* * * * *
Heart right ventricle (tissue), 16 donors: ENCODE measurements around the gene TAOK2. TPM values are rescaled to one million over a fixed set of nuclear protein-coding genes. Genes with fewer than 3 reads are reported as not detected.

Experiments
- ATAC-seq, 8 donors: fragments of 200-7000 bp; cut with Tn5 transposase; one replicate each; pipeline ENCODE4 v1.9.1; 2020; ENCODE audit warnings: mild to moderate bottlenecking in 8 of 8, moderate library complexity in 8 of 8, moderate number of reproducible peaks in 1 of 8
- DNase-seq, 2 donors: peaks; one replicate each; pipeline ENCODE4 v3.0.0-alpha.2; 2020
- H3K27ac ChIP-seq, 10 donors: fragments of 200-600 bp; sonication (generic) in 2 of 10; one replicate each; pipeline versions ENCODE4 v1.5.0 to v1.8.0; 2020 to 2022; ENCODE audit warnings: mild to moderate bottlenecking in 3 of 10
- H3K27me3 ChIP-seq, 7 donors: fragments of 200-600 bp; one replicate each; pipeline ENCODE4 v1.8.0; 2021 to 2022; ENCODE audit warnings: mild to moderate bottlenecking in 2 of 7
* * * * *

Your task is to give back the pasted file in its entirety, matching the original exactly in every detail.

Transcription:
Heart right ventricle (tissue), 16 donors: ENCODE measurements around the gene TAOK2. TPM values are rescaled to one million over a fixed set of nuclear protein-coding genes. Genes with fewer than 3 reads are reported as not detected.

Experiments
- ATAC-seq, 8 donors: fragments of 200-7000 bp; cut with Tn5 transposase; one replicate each; pipeline ENCODE4 v1.9.1; 2020; ENCODE audit warnings: mild to moderate bottlenecking in 8 of 8, moderate library complexity in 8 of 8, moderate number of reproducible peaks in 1 of 8
- DNase-seq, 2 donors: peaks; one replicate each; pipeline ENCODE4 v3.0.0-alpha.2; 2020
- H3K27ac ChIP-seq, 10 donors: fragments of 200-600 bp; sonication (generic) in 2 of 10; one replicate each; pipeline versions ENCODE4 v1.5.0 to v1.8.0; 2020 to 2022; ENCODE audit warnings: mild to moderate bottlenecking in 3 of 10
- H3K27me3 ChIP-seq, 7 donors: fragments of 200-600 bp; one replicate each; pipeline ENCODE4 v1.8.0; 2021 to 2022; ENCODE audit warnings: mild to moderate bottlenecking in 2 of 7